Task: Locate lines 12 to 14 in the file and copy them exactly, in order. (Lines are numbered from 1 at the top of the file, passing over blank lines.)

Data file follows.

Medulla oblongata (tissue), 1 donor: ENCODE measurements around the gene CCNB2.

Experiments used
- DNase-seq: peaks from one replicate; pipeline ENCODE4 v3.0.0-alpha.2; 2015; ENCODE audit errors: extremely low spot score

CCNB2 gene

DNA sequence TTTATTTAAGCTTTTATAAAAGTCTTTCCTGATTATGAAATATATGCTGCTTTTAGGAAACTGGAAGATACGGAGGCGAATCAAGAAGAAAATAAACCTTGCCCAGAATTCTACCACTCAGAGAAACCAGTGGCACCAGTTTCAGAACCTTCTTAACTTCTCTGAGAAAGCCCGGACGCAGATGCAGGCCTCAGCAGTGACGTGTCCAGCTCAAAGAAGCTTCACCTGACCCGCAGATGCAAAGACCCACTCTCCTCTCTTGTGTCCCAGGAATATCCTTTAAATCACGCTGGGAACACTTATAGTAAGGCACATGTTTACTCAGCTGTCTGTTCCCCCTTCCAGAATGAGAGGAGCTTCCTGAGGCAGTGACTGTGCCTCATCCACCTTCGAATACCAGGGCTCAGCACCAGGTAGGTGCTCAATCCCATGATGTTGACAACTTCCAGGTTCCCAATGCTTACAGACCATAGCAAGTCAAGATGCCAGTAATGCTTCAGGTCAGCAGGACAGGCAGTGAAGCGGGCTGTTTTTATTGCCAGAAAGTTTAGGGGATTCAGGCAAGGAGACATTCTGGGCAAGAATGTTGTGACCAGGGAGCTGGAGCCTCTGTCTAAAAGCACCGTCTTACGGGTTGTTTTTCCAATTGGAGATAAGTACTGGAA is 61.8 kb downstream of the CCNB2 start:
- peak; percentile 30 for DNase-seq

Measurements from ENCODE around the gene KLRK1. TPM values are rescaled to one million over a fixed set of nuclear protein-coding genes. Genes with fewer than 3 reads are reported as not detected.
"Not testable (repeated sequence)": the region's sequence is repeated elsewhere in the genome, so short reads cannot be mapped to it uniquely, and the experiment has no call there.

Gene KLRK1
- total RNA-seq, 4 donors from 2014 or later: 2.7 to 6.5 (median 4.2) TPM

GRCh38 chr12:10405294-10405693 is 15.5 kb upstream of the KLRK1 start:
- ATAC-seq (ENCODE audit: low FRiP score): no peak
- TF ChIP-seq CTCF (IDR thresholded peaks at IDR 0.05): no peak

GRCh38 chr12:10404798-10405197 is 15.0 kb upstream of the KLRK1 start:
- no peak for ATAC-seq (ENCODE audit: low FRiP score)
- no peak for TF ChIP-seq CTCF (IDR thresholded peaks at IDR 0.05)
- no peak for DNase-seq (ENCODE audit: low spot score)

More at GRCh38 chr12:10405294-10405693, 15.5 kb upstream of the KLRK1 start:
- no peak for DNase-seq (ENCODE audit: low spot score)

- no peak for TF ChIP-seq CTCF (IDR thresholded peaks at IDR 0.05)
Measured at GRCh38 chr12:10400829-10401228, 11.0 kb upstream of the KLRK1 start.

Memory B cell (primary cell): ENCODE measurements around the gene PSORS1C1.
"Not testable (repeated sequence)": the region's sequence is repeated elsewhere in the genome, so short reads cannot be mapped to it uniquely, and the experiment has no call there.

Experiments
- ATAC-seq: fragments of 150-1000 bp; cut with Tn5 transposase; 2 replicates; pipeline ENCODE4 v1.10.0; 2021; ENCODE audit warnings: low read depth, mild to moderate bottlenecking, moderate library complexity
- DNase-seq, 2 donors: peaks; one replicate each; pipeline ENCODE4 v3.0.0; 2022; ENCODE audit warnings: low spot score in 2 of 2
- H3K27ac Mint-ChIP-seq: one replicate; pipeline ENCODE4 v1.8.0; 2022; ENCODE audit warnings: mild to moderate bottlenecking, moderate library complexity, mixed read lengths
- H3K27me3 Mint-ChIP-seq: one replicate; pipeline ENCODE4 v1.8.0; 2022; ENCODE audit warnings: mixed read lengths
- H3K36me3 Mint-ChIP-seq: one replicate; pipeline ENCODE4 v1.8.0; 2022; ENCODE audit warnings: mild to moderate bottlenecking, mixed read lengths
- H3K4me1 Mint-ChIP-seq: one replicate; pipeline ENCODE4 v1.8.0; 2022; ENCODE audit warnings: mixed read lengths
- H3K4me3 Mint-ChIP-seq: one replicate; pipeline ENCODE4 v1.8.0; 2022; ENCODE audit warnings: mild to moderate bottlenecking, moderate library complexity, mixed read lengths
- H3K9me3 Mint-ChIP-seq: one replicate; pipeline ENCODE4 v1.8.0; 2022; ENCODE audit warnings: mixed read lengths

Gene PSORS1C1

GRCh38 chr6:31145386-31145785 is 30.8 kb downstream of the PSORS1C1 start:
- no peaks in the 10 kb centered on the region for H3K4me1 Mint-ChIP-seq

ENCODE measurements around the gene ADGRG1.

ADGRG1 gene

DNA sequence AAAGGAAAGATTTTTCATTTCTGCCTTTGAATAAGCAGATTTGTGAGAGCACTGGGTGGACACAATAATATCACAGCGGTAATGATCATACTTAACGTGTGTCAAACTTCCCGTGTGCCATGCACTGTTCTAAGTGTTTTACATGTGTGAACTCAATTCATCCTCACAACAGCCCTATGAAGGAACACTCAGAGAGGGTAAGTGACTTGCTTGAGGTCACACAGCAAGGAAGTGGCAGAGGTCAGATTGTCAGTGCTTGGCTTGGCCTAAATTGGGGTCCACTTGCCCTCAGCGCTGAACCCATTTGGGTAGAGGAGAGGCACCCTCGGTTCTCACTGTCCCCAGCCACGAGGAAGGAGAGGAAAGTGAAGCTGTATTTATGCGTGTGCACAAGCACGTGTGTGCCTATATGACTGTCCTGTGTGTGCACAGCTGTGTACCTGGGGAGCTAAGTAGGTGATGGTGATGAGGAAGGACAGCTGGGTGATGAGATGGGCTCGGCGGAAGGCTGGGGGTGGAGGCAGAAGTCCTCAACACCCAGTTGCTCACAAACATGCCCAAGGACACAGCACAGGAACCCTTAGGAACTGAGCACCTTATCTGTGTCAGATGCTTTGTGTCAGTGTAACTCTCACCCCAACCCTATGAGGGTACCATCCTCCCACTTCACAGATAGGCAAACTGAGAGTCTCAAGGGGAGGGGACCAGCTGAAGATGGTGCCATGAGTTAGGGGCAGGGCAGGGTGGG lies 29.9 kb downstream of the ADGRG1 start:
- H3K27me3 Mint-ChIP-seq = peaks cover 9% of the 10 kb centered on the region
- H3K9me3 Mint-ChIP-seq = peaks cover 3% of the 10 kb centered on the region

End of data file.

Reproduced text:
- ATAC-seq (ENCODE audit: low FRiP score): no peak
- TF ChIP-seq CTCF (IDR thresholded peaks at IDR 0.05): no peak

GRCh38 chr12:10404798-10405197 is 15.0 kb upstream of the KLRK1 start: